• Precautionary principle in fisheries and ocean policy, not only applies to catch allowances, but also applies to potential non-fishing impacts on fish and their habitat
  • presentation on proposed NAB offshore drilling

    1. 1. By Verner Wilson, World Wildlife Fund, August 2009
    2. 3. Presentation <ul><li>Importance of Bristol Bay/North Aleutian Basin </li></ul><ul><li>Impacts of offshore drilling </li></ul><ul><li>Economic considerations </li></ul><ul><li>Take Action! </li></ul>
    3. 4. Importance of Bristol Bay and the Southeastern Bering Sea <ul><li>Locally, nationally, and globally important fisheries and marine mammal habitat </li></ul><ul><li>40% of total U.S. fisheries catch </li></ul><ul><li>Valued at over $2 billion annually </li></ul>USFWS NOAA USFWS
    4. 5. Bristol Bay: Rich Fisheries <ul><li>Groundfish </li></ul><ul><li>2005 Value after Processing (includes pollock, Pacific cod, and flatfish): $2.0 Billion </li></ul><ul><li>Pacific Halibut </li></ul><ul><li>2005 Ex vessel value: $170 Million </li></ul><ul><li>Salmon </li></ul><ul><li>Ex vessel 2006 values: </li></ul><ul><li> Alaska Peninsula/ Aleutian Islands Salmon $17 Million </li></ul><ul><li>Bristol Bay Salmon (includes sockeye and other species  $94 Million </li></ul><ul><li> Kuskokwim Salmon  $1 Million </li></ul><ul><li> Yukon Salmon $3.6 Million </li></ul><ul><li>Total salmon: $115.6 million   </li></ul><ul><li>Shellfish </li></ul><ul><li>2006 Ex Vessel Values:    </li></ul><ul><li> Red King Crab 2006 ex vessel value  $78 million  </li></ul><ul><li> Tanner Crab 2006 ex vessel value  $1.2 million </li></ul><ul><li> Total shellfish:  $79.2 million      </li></ul><ul><li>State-Managed Groundfish </li></ul><ul><li>2005 Ex Vessel Values:    </li></ul><ul><li> Bering Sea/Aleutian Islands  $413,000  </li></ul><ul><li>Alaska Peninsula  $3 million    </li></ul><ul><li>Bristol Bay (Togiak) Herring Sac Roe </li></ul><ul><li>2006 Ex Vessel Values:    </li></ul><ul><li> Seine $1.7 million   </li></ul><ul><li>Gillnet   $890,000 </li></ul><ul><li>Total herring:      $2.6 million   </li></ul><ul><li>OVERALL TOTAL VALUE: More than $2 billion </li></ul><ul><li>Sources: North Pacific Fisheries Management Council, Alaska Dept. of Fish and Game </li></ul>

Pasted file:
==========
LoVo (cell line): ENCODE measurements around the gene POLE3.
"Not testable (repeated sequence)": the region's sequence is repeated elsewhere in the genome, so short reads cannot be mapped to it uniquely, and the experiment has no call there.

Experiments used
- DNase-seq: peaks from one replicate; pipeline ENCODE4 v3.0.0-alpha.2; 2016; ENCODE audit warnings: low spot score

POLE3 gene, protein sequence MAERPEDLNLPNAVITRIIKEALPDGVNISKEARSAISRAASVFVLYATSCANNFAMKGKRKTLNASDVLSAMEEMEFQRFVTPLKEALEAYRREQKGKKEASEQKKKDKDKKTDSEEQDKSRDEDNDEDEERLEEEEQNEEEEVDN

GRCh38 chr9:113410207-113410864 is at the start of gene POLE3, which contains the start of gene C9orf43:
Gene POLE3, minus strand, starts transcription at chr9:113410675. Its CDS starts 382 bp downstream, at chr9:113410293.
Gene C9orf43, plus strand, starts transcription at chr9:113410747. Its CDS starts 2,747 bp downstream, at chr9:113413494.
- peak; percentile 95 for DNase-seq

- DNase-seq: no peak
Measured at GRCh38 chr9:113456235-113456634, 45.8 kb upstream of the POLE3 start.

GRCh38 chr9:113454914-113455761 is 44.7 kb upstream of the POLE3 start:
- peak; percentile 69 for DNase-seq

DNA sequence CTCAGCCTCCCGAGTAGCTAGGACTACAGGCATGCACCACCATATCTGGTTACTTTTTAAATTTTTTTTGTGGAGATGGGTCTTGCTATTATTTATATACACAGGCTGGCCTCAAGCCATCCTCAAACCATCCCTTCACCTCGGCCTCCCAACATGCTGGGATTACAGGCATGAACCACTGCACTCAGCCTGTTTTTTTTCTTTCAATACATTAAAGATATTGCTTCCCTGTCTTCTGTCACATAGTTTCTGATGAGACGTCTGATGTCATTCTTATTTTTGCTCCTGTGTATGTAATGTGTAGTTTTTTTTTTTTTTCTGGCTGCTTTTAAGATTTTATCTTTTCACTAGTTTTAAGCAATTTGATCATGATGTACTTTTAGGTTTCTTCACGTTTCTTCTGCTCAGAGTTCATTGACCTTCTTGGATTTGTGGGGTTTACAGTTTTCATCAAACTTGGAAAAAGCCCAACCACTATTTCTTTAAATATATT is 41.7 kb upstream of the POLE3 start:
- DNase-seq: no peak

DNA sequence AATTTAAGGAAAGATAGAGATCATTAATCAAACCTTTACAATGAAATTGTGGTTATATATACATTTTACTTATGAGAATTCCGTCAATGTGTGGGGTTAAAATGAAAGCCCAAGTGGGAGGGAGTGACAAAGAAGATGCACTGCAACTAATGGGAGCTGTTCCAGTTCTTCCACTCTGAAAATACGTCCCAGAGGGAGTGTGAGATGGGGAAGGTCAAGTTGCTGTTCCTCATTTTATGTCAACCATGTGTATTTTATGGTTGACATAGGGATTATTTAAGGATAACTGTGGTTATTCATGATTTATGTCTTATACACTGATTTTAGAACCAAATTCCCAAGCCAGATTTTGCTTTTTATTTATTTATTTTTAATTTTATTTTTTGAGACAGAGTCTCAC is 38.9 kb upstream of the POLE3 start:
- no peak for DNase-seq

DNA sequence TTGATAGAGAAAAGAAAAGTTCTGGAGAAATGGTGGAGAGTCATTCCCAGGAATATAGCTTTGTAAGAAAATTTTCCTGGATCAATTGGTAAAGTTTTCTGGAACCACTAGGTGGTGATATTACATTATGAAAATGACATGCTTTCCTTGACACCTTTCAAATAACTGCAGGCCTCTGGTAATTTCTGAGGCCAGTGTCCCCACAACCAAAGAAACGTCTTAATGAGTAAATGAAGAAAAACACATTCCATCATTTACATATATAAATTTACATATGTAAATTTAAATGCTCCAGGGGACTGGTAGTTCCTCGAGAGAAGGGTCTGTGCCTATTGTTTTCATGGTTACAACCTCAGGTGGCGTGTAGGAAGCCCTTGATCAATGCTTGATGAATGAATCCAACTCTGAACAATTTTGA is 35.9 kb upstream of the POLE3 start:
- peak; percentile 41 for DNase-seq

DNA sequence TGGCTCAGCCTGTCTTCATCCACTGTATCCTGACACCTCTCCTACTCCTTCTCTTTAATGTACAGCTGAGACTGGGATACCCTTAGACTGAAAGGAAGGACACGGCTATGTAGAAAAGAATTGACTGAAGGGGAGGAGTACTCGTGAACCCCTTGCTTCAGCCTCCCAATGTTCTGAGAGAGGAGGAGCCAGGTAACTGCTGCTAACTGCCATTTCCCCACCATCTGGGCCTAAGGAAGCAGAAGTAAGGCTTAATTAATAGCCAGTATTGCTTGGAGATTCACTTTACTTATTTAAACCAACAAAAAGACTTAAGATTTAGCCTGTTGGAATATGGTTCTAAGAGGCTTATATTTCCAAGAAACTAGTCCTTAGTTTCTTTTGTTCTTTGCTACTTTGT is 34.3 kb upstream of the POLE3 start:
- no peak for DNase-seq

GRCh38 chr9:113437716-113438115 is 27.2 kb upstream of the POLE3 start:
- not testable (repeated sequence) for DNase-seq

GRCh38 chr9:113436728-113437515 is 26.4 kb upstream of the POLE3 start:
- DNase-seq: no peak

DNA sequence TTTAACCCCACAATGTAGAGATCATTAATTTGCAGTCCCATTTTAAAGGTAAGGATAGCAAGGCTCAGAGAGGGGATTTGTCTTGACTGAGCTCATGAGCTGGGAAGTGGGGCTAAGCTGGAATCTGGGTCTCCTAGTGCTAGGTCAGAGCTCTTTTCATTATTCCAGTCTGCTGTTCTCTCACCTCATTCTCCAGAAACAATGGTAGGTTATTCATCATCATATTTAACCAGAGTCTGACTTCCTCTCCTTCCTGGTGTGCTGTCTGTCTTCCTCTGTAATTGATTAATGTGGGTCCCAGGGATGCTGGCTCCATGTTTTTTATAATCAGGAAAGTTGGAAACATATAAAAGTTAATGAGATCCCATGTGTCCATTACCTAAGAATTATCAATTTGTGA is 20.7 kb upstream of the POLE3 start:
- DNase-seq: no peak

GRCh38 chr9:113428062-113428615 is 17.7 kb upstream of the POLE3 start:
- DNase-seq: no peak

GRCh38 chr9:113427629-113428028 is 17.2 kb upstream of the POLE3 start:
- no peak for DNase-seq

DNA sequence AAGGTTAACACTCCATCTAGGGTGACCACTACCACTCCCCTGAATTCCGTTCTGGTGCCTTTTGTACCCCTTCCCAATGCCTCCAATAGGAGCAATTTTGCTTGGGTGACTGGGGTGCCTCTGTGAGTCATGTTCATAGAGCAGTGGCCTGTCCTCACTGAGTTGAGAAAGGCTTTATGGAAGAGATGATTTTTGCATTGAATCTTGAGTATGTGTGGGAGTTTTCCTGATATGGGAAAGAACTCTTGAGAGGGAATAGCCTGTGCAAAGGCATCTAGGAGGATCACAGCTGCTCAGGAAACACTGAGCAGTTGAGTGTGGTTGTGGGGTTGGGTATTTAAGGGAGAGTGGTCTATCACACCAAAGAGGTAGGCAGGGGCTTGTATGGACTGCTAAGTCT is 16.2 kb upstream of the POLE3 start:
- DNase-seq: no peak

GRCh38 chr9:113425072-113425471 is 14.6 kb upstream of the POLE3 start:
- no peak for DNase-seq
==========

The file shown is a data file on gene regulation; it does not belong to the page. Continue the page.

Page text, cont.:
5. 7. Cumulative impacts on fisheries <ul><li>Overfishing </li></ul><ul><li>Bycatch </li></ul><ul><li>Global warming </li></ul><ul><li>Ocean acidification </li></ul><ul><li>Pebble Mine </li></ul><ul><li>Offshore drilling </li></ul>
    6. 11. Proposed lease sale area overlaps with fishing grounds and habitat for: <ul><li>Pollock </li></ul><ul><li>Cod </li></ul><ul><li>Flatfish </li></ul><ul><li>Halibut </li></ul><ul><li>Herring </li></ul><ul><li>Salmon </li></ul><ul><li>Red king crab </li></ul><ul><li>Tanner crab </li></ul>
    7. 12. Fishing Vessels: Cannot fish near rigs, rigs may get in way of fishing gear, fishing areas closed during construction/seismic testing Source: FEIS for 2007-2012 Leasing Program What will happen to AEB fisheries, valued at over $162 million per year?
    8. 13. Pelagic Trawl Fishery 2005: Pollock
    9. 14. 2005 Bottom Trawl Fishery: Pacific Cod and Flatfish